One hot summer morning in Oakland, California, when my neice, Kito Gamble was four years old, she decided that she was going to wear her beloved giant rubber winter boots to pre-school. No one else thought this was a good idea: not her mother, Joy, nor Terry, nor her Auntie Claire (that’s me), who was visiting from Illinois.
After some discussion, Kito’s longing for her boots filled her heart, and she prepared herself for a full tilt battle. Her mother decided that Kito’s boots were not going to become an Issue, and thus it was that Kito appeared on the sidewalk that morning with a joyful smile: her boots were on her feet, and the world was her oyster.
That’s when something magic happened. Mama Joy was bending over, arranging books and lunches in the car, and deciding whether to wear or pack her sweater (she was driving across the Bay to San Francisco after dropping Kito off, and even in the summer,when the fog rolls into San Francisco, the city gets quite chilly – even as Oakland stays sunny and warm).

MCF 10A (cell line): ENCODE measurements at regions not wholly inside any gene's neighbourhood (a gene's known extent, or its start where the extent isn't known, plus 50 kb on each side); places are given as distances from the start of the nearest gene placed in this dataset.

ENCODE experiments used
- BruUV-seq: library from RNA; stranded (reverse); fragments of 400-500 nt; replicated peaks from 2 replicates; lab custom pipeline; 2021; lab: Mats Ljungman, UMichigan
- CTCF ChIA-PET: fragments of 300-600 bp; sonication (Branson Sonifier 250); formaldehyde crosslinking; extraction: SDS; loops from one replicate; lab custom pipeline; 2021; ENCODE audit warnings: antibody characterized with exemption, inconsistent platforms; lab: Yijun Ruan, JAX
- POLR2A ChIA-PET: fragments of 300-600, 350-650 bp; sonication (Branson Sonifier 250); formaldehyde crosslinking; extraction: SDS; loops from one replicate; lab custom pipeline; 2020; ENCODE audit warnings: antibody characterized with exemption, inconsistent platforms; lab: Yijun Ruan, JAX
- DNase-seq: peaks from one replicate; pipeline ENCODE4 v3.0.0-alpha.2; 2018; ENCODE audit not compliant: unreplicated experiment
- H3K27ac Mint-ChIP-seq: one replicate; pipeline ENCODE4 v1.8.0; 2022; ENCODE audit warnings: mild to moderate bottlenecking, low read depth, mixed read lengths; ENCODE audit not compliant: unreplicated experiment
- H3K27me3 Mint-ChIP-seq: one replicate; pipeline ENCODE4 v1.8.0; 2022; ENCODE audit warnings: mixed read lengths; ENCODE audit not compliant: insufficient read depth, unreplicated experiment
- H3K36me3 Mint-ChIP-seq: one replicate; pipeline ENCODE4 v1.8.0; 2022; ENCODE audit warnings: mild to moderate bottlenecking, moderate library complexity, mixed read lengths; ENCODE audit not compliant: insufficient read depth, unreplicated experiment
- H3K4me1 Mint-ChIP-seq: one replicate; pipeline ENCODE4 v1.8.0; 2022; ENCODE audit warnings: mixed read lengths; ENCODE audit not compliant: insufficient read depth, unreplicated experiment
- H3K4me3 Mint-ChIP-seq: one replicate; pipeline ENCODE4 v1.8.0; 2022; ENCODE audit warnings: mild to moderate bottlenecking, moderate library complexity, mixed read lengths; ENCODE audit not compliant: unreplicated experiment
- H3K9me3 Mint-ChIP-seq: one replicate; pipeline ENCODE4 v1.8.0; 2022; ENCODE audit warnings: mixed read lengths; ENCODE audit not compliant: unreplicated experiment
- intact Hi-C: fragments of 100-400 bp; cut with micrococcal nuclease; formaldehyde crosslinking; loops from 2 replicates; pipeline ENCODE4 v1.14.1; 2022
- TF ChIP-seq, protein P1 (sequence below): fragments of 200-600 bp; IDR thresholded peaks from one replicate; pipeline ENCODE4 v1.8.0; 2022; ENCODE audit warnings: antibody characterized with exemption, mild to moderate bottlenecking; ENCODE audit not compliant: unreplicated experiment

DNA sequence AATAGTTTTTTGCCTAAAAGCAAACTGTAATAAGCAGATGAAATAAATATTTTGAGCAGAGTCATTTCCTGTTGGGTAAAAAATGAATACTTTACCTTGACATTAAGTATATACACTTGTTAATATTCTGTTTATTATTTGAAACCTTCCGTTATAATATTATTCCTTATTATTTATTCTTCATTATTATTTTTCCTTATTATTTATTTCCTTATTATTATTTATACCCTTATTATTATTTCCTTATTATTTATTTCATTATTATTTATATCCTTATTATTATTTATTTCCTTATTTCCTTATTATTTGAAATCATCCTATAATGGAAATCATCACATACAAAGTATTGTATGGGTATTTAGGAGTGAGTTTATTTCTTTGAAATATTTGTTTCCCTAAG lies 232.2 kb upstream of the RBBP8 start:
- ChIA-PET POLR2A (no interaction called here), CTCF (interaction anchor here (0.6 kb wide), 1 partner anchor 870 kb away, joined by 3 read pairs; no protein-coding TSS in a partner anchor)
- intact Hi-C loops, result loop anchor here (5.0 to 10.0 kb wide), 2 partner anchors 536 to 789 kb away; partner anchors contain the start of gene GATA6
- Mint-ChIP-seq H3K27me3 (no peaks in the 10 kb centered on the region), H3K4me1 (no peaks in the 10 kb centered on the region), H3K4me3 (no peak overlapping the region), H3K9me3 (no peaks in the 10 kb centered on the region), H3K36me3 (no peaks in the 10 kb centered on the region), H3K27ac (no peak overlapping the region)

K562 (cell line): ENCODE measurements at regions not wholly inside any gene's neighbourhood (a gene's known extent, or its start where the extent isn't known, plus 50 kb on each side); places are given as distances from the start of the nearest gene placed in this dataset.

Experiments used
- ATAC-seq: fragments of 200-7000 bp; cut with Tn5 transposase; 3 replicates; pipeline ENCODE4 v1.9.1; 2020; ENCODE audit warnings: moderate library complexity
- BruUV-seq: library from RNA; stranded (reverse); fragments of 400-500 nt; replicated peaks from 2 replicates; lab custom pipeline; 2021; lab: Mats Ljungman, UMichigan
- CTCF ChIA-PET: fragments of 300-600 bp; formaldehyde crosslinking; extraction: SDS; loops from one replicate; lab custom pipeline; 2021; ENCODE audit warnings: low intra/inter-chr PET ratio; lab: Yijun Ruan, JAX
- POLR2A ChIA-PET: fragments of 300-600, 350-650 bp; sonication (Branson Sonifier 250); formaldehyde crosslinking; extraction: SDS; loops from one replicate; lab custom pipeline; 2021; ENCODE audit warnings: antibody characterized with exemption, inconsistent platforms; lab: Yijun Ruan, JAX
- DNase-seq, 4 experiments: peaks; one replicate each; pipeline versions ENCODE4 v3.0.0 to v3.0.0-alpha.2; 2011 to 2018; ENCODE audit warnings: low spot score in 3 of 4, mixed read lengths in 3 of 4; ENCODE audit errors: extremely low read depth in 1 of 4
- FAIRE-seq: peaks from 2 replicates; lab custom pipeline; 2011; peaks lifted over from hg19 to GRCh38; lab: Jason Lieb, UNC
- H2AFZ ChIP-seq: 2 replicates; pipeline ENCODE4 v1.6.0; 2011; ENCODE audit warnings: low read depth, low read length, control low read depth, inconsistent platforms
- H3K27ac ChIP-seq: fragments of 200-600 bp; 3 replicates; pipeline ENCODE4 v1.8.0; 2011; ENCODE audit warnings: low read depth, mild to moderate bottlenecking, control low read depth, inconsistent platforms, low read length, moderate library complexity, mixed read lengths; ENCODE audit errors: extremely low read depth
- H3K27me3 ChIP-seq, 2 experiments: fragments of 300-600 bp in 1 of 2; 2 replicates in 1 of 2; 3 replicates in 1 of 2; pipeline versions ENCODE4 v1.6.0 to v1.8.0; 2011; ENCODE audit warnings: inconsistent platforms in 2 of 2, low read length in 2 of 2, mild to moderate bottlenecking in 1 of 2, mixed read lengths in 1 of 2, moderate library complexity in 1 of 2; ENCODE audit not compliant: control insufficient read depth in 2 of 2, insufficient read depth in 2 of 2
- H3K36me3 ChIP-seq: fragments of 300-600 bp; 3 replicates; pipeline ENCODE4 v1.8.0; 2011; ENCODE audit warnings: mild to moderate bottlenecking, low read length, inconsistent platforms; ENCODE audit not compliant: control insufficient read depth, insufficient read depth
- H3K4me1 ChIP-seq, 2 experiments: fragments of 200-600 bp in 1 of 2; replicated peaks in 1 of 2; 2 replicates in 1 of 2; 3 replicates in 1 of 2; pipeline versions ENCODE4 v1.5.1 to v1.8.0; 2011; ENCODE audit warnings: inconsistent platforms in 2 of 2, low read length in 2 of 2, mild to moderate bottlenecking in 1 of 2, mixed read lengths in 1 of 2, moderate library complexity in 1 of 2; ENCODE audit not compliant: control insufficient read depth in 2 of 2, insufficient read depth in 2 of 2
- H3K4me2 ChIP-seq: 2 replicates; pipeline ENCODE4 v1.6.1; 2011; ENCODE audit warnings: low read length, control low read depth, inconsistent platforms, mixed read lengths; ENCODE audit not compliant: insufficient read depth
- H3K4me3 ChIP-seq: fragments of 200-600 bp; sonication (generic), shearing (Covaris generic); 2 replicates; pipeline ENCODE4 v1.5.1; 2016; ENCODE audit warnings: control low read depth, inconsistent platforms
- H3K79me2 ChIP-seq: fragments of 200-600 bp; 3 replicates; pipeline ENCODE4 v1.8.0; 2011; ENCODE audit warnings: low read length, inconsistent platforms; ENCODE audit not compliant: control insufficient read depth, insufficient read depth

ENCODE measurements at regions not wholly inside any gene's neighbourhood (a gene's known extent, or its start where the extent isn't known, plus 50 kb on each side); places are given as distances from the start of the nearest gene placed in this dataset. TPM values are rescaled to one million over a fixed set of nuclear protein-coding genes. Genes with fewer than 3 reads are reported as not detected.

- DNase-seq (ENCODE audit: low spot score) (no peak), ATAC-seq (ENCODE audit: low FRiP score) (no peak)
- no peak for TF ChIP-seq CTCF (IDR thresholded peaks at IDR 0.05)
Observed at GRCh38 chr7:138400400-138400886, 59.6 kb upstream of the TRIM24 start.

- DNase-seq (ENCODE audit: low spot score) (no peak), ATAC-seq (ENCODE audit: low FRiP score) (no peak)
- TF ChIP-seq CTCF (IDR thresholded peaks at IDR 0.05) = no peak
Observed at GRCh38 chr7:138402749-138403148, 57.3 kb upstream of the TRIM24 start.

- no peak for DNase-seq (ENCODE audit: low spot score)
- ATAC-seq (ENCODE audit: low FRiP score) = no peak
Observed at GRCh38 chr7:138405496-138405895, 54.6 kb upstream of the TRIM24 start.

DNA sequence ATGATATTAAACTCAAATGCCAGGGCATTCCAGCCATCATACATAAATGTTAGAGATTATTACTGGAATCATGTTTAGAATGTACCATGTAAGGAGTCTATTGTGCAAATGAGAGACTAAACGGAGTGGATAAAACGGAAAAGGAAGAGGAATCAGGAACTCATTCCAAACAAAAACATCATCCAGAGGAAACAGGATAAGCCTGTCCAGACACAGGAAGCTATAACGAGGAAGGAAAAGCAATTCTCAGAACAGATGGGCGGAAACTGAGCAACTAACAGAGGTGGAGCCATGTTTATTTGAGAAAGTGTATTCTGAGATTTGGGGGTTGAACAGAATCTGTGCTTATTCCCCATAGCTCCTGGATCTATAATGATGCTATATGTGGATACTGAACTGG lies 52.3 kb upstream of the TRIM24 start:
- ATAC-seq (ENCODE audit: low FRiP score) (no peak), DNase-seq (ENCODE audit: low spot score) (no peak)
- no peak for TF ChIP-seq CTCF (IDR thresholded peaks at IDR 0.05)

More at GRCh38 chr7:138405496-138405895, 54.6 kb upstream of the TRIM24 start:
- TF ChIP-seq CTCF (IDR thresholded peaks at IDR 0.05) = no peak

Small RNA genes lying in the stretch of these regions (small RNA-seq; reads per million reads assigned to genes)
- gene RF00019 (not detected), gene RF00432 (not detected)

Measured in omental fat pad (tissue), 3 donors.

At that moment, Kito’s joy and her magic boots brought every Winter Solstice holiday her family celebrated rolling down her block – all at once. There was Kwanza, Chanukah, and Christmas: a little tree and a pile of mysterious gifts: and best of all, above Kito in the bright blue sky a beautiful horse flew past.
That’s when Kito knew that she would be a horse-riding girl. And although there were no other riders in her Oakland neighborhood, nor in the south Berkeley neighborhood to which her family later moved – this turned out to be true! Kito’s mother, Joy, made sure that Kito started riding when she was still a little girl – and today, Kito Gamble is an accomplished equestrian.
It just goes to show what strong girls and their mothers and magic boots can do on a summer morning in Oakland – or Chicago or Detroit or New York or Baltimore or Los Angeles – or anywhere, I think.
Anywhere in the beautiful world they live in.